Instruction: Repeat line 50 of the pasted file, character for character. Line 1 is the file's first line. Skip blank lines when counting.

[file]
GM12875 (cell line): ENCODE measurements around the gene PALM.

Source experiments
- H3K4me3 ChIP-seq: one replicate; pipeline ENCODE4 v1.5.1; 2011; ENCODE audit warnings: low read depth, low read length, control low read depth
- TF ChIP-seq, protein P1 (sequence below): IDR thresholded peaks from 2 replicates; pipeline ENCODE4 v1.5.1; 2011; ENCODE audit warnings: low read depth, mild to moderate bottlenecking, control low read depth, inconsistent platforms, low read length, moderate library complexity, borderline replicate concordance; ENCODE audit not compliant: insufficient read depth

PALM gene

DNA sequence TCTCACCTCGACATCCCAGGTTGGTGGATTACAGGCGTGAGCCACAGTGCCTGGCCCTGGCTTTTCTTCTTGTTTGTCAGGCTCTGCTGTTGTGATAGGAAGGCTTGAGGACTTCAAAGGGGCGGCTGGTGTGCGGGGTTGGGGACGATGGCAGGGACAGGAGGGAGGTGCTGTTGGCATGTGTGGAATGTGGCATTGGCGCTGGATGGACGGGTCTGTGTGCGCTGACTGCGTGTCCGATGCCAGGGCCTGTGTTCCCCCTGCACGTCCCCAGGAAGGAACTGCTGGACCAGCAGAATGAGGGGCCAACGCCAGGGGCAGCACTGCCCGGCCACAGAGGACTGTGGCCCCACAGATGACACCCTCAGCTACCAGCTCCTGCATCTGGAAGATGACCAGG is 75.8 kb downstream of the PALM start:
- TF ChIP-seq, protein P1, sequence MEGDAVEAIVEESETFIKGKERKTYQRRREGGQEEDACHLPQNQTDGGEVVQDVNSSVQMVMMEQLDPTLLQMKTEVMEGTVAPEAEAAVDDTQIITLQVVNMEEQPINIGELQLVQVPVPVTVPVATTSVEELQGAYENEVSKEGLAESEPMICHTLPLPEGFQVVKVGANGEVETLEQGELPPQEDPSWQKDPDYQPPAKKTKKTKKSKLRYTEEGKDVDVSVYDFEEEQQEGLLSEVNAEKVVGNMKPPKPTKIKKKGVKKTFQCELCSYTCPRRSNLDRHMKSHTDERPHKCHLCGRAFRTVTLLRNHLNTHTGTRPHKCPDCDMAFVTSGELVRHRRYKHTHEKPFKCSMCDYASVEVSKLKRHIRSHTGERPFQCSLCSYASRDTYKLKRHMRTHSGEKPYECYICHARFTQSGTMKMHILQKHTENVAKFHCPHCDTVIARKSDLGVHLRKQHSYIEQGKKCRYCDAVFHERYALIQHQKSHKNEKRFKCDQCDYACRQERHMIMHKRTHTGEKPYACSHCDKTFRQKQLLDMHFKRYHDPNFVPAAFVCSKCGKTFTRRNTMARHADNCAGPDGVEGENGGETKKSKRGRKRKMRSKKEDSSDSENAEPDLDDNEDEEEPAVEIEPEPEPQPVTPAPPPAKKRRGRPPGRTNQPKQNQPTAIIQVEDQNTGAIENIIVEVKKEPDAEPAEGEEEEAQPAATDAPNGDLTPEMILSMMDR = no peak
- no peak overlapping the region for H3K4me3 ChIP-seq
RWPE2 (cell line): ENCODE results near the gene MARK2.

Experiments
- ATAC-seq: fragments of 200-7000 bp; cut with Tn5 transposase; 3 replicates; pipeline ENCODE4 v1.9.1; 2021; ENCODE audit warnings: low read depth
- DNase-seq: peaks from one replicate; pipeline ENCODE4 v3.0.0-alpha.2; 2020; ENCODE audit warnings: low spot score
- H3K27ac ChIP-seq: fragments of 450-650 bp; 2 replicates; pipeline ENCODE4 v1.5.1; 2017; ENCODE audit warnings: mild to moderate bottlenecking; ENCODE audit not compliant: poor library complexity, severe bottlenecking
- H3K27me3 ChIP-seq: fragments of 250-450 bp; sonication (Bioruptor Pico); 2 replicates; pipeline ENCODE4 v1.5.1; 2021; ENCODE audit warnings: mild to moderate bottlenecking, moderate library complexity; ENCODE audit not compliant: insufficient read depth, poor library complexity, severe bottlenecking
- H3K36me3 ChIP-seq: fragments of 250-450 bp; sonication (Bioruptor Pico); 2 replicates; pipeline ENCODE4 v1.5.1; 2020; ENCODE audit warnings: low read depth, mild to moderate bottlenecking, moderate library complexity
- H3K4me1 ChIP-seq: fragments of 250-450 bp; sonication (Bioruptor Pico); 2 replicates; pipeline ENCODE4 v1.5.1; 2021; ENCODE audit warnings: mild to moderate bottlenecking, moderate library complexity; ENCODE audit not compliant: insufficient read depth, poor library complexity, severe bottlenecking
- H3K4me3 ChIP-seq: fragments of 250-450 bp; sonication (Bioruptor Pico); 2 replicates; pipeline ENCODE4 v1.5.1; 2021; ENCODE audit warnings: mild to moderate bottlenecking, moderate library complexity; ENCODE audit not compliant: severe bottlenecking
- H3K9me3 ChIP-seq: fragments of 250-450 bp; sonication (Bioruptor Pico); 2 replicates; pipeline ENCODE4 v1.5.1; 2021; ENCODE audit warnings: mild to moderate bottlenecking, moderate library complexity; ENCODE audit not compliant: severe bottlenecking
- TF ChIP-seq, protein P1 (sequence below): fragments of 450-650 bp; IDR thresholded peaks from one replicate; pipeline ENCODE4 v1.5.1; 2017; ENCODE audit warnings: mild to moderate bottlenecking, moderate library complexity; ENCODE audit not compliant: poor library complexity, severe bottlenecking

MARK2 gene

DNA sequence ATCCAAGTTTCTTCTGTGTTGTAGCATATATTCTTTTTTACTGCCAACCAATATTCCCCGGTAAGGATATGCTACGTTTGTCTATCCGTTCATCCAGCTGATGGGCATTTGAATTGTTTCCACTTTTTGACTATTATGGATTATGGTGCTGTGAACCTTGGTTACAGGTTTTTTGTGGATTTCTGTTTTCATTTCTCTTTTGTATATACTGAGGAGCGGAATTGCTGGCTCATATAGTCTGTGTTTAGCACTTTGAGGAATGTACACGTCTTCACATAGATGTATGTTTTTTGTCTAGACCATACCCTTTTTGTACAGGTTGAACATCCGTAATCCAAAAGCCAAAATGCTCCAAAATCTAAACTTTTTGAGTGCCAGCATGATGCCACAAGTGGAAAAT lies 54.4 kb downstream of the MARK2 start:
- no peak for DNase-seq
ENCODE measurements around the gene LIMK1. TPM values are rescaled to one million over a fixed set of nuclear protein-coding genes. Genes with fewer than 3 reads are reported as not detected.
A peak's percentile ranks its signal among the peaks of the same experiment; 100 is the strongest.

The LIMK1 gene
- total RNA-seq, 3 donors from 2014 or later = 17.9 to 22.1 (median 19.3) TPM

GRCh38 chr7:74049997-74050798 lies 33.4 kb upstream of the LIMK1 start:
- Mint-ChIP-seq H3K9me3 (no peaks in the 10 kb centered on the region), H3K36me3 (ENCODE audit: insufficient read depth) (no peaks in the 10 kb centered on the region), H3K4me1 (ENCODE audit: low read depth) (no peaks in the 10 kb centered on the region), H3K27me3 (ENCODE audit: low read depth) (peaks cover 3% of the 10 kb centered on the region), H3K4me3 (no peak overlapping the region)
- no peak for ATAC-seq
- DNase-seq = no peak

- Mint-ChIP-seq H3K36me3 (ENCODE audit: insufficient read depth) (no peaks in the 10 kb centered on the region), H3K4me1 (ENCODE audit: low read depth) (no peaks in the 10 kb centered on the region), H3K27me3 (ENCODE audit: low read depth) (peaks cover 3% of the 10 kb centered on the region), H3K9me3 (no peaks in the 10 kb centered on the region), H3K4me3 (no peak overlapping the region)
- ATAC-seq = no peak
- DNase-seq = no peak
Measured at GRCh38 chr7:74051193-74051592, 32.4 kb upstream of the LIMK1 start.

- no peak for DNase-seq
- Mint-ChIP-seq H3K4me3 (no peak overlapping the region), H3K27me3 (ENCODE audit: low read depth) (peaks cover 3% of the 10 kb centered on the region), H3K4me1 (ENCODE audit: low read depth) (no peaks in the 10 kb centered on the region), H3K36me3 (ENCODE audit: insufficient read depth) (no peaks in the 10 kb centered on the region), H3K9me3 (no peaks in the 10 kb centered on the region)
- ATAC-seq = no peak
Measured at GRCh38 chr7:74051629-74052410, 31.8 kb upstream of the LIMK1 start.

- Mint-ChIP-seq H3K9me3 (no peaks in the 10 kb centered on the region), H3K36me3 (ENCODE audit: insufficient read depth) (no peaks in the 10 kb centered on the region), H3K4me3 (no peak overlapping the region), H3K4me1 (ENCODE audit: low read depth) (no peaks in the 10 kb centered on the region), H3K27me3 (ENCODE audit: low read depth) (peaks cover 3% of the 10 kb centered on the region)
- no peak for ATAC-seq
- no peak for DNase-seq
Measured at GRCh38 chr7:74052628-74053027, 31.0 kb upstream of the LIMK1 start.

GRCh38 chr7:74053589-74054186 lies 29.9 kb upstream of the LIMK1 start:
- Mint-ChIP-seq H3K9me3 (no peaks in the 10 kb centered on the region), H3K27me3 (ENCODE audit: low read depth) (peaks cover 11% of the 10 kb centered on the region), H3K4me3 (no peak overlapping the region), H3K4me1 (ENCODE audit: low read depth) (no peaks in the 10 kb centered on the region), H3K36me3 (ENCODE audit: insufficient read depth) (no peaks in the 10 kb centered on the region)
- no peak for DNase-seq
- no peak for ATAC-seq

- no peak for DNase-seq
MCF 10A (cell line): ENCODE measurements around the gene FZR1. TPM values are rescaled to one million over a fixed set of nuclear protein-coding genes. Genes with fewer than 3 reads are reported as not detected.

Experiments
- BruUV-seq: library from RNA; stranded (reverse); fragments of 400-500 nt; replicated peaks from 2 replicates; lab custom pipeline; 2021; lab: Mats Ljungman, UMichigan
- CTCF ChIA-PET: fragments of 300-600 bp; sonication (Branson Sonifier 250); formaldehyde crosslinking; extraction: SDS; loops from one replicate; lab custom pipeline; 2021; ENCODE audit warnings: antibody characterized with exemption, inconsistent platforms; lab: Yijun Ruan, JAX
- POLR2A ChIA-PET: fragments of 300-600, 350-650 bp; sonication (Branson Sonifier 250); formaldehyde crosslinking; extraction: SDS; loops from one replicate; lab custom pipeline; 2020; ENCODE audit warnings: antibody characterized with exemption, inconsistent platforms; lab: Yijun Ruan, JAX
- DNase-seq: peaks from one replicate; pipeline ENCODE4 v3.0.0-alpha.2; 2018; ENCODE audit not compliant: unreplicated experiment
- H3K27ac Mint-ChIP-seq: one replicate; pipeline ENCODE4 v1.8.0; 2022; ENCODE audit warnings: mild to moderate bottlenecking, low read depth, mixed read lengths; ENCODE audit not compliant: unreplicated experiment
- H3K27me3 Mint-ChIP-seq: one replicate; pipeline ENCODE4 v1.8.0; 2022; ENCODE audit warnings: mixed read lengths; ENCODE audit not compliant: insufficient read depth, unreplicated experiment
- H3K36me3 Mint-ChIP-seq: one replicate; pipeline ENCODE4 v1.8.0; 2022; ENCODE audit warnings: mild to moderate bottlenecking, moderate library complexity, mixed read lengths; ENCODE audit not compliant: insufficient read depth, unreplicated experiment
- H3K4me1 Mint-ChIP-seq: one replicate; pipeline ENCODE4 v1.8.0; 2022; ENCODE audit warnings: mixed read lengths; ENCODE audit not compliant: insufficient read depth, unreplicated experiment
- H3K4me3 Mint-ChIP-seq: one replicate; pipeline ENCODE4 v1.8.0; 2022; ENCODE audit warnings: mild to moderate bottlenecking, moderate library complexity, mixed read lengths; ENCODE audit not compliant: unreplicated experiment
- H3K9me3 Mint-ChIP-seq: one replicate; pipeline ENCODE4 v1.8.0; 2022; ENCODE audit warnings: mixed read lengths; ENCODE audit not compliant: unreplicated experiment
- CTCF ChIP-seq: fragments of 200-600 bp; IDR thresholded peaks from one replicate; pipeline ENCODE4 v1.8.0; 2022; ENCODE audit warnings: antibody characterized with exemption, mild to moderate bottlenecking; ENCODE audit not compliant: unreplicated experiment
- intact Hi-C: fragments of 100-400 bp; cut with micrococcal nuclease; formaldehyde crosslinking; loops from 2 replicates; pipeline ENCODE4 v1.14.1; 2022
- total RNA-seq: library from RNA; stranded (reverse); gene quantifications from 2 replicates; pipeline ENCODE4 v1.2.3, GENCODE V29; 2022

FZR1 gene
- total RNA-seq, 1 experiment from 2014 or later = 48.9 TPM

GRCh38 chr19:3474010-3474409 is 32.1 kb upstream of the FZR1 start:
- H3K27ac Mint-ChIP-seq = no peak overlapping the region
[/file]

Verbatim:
- BruUV-seq: library from RNA; stranded (reverse); fragments of 400-500 nt; replicated peaks from 2 replicates; lab custom pipeline; 2021; lab: Mats Ljungman, UMichigan